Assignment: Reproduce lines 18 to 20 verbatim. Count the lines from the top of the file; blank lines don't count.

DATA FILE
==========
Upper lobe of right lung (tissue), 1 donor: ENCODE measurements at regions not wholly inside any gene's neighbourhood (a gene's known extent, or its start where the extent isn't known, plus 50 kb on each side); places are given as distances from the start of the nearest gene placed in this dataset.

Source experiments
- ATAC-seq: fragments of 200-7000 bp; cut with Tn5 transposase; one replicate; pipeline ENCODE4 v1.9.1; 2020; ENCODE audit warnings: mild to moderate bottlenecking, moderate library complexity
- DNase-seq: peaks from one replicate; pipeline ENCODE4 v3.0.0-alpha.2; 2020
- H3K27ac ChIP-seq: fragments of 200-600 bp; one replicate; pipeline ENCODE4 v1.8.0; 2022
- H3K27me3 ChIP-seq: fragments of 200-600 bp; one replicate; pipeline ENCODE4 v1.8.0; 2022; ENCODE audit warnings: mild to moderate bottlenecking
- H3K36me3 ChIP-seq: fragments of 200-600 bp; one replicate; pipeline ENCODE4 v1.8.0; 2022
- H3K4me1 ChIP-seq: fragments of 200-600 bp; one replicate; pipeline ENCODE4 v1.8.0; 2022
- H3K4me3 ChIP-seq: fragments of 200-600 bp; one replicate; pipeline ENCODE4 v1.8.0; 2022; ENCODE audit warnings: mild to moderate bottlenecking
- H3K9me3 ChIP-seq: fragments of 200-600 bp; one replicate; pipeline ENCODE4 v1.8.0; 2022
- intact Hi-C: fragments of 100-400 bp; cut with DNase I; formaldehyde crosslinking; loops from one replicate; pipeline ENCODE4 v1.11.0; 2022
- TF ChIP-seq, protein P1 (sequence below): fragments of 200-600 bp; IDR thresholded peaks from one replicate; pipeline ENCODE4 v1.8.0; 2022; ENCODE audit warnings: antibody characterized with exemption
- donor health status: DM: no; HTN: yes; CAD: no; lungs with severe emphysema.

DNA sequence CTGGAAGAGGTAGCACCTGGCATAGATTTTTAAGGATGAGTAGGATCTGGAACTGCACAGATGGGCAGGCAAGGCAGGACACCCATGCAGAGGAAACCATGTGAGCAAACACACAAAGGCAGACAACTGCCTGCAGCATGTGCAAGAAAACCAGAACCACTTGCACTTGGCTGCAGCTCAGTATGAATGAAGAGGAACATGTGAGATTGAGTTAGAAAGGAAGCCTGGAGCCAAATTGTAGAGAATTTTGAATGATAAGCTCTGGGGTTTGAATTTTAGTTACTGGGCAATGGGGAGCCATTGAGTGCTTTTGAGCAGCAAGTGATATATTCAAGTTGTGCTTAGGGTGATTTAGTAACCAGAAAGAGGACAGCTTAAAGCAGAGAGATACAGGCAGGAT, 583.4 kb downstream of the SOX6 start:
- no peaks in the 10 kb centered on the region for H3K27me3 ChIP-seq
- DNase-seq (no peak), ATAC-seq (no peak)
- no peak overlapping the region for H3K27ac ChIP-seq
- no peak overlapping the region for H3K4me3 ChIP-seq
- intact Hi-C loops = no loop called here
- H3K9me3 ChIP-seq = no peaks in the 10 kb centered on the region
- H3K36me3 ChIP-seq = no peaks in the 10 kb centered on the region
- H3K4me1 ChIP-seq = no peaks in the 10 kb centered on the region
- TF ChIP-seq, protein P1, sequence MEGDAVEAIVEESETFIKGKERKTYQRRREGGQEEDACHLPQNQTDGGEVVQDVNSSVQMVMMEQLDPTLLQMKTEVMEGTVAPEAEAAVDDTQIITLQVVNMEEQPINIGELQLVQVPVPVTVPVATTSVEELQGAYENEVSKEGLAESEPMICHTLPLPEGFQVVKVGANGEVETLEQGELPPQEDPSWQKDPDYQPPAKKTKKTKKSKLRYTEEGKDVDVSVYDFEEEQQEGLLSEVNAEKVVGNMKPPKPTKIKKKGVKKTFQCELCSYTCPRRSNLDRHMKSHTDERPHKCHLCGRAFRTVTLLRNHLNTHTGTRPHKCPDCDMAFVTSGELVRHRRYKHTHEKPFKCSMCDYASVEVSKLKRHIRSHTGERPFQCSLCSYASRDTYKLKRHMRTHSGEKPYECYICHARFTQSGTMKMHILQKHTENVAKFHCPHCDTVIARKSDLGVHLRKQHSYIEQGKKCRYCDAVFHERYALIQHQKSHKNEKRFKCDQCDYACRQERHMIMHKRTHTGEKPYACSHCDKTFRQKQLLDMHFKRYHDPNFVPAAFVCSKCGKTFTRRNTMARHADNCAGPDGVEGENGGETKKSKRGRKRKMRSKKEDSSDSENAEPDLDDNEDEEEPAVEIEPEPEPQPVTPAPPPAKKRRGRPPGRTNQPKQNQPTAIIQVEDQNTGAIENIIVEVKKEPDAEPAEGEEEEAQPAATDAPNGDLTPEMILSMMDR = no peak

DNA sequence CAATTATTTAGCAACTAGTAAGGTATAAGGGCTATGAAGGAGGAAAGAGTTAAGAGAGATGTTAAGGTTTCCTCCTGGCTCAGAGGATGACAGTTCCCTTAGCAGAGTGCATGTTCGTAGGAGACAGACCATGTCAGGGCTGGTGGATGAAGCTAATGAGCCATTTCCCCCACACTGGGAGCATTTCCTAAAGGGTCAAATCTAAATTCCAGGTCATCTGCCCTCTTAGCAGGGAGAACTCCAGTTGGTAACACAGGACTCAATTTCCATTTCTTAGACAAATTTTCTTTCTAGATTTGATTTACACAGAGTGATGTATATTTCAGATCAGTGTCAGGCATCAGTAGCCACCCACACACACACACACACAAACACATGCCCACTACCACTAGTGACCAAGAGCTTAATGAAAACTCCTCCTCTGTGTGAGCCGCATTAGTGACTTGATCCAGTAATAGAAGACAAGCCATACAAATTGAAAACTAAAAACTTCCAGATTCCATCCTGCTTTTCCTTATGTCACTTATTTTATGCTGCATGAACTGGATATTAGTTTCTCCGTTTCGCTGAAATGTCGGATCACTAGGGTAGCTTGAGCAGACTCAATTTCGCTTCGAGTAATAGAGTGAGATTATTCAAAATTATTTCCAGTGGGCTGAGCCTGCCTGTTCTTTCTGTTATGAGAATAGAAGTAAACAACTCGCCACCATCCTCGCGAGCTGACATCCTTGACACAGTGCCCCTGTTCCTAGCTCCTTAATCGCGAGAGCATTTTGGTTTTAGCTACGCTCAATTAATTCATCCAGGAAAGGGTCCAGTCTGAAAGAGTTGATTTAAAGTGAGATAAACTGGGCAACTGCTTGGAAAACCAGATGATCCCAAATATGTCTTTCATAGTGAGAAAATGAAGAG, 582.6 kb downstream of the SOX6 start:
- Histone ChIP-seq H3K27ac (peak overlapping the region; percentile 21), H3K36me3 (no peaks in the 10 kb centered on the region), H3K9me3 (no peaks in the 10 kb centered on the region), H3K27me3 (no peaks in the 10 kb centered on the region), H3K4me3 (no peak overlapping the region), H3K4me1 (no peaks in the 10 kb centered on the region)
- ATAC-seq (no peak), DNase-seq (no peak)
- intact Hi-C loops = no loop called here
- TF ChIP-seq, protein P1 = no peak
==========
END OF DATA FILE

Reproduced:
- no peak overlapping the region for H3K4me3 ChIP-seq
- intact Hi-C loops = no loop called here
- H3K9me3 ChIP-seq = no peaks in the 10 kb centered on the region